LGBT rights have come a long way in many countries, but in much of the world, society is still steadfast in its opposition to equality on this front. The problem for many multinational companies is when they have solid LGBT equality policies on one hand, but are conducting business in countries where full equality of its citizens are a non-starter – with the argument that such acknowledgment of rights clashes with “local culture and traditions.”
Starbucks was one company that was recently caught in the crosshairs between its support for gay employees and citizens and activists in Indonesia and Malaysia. An organization urged Indonesia’s government to suspend the coffee giant’s operating license as its commitment to the LGBT community was “not in line” with the country’s social norms. Disdain amongst some citizens in Indonesia for Starbucks dates back as far as 2013, when during at a shareholder meeting, then-CEO Howard Schultz defended the company’s policies to a shareholder by saying, “not every decision is an economic decision,” and that those opposed to Starbucks’ stance on gay rights could simply sell off their shares.
According to the World Economic Forum (WEF), Starbucks serves as a case study for companies that find themselves embroiled in such a controversy: do not get bogged down in the dispute, but at the same time, do not back down from any commitment to diversity, inclusion or equal rights.
Companies may find that they are caught in the middle, as what may seem as a basic tenet of human rights to one group is outlandish or offensive to another. But the evidence suggests that standing one’s ground can help a company ensure such such a firestorm. WEF cited a study from the marketing communications consultancy Oglivy from earlier this summer. That survey concluded 46 percent of Americans agreed seeing a company’s advertising campaign inclusive of LGBT-related themes would make them more inclined to purchase that company’s goods or services. That percentage may not inspire confidence at a first glance; but marketing messages are quite fragmented today. Oglivy’s research actually presents quite a strong number: 48 percent of the same people surveyed said they would avoid patronizing a company with a known reputation for discriminating against LGBT citizens.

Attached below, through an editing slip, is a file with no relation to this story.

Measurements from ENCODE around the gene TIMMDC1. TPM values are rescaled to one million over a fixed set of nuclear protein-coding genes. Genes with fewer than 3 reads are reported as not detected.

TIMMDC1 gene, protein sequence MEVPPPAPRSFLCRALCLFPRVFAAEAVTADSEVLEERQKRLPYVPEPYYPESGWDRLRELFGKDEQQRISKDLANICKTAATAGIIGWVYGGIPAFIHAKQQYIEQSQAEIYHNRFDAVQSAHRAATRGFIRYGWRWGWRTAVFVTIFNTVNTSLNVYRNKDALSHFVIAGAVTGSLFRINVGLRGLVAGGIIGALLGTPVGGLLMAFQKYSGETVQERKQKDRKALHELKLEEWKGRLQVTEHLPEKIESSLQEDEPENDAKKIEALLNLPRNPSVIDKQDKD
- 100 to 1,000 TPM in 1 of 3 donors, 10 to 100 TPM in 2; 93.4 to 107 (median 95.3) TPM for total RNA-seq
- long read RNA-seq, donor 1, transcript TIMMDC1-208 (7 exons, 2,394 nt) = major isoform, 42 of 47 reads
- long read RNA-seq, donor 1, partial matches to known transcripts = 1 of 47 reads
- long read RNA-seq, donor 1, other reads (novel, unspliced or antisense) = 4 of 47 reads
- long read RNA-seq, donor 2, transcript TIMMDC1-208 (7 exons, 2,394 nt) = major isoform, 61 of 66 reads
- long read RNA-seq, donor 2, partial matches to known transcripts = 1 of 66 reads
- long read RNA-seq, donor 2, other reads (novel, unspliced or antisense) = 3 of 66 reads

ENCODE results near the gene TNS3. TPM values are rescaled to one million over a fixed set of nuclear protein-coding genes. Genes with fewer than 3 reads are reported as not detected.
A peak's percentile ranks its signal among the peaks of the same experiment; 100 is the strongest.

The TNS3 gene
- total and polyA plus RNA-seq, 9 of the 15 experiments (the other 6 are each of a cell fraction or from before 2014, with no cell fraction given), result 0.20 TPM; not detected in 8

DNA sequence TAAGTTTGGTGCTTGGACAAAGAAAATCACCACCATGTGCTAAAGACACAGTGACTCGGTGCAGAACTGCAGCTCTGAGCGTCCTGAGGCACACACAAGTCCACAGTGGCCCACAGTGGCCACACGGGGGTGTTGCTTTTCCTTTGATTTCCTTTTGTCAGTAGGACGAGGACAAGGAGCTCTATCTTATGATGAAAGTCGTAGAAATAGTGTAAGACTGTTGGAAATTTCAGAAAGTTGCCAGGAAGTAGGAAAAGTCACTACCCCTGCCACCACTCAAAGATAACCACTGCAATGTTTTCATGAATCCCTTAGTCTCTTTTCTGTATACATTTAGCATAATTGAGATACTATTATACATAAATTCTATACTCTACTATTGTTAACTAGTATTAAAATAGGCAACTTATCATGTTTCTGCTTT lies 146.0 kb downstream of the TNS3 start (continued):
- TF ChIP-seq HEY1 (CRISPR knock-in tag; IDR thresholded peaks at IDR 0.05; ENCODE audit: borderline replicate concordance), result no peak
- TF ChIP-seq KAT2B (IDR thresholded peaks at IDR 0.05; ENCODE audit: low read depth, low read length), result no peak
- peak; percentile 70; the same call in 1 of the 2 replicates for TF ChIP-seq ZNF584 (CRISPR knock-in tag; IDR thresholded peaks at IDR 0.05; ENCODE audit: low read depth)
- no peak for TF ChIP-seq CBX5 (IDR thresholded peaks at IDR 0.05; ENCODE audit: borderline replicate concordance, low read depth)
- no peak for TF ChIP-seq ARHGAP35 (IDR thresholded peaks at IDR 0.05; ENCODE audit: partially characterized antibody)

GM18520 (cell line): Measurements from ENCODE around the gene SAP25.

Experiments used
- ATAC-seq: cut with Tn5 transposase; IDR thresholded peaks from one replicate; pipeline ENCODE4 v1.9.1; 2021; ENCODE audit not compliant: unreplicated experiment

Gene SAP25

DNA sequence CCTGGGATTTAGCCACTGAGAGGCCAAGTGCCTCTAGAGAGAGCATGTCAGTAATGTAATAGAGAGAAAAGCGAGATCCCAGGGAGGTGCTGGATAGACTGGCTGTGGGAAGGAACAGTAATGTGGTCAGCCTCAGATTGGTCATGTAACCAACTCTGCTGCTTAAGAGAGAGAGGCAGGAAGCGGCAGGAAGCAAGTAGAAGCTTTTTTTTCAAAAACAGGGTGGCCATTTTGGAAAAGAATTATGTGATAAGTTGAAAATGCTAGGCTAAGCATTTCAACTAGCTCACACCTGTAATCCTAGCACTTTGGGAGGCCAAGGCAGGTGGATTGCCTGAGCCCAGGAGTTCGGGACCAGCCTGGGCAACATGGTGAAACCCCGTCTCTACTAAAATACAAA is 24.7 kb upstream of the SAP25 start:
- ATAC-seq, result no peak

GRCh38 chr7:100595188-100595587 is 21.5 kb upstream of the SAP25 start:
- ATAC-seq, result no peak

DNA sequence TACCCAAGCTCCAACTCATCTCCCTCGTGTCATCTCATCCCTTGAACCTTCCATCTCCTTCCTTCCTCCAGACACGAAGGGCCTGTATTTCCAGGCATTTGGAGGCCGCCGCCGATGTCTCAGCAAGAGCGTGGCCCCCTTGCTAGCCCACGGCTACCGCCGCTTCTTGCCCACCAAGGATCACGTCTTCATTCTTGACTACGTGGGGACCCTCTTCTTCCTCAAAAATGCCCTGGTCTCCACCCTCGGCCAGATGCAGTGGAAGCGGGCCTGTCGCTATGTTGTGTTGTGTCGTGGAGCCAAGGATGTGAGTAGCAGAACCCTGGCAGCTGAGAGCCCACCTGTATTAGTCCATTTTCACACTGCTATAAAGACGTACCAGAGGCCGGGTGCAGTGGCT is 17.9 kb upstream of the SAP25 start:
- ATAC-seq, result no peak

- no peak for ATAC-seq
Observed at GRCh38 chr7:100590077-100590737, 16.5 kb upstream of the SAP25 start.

And companies can also find opportunities to boost trust for their brands, as well as inspire other companies to support the rights of the LGBT community. Here in the U.S., the response of companies to the “bathroom bill” in North Carolina subjected the state’s leadership to unflattering headlines and lost business as companies from Bank of America to NASCAR spoke out against the legislation. And earlier this summer in Singapore, a local LGBT rally raised 60 percent more in sponsorship money from local companies – even though local regulations were written to prevent foreign companies from supporting the event. In one word, support for LGBT rights comes down to one word: leadership.
Along with the United Nation’s Human Rights Office, WEF is urging companies to companies to enact anti-discrimination policies, establish solid employee grievance procedures and perform due diligence. The organizations also say it behooves companies to ensure all employees have equal benefits and that managers are aware of such policies in order to ensure such protections are extended to LGBT customers, suppliers and distributors. In a nutshell, companies that lead by example for LGBT rights will nudge more companies to follow.
Image credit: Jnzl’s Photos/Flickr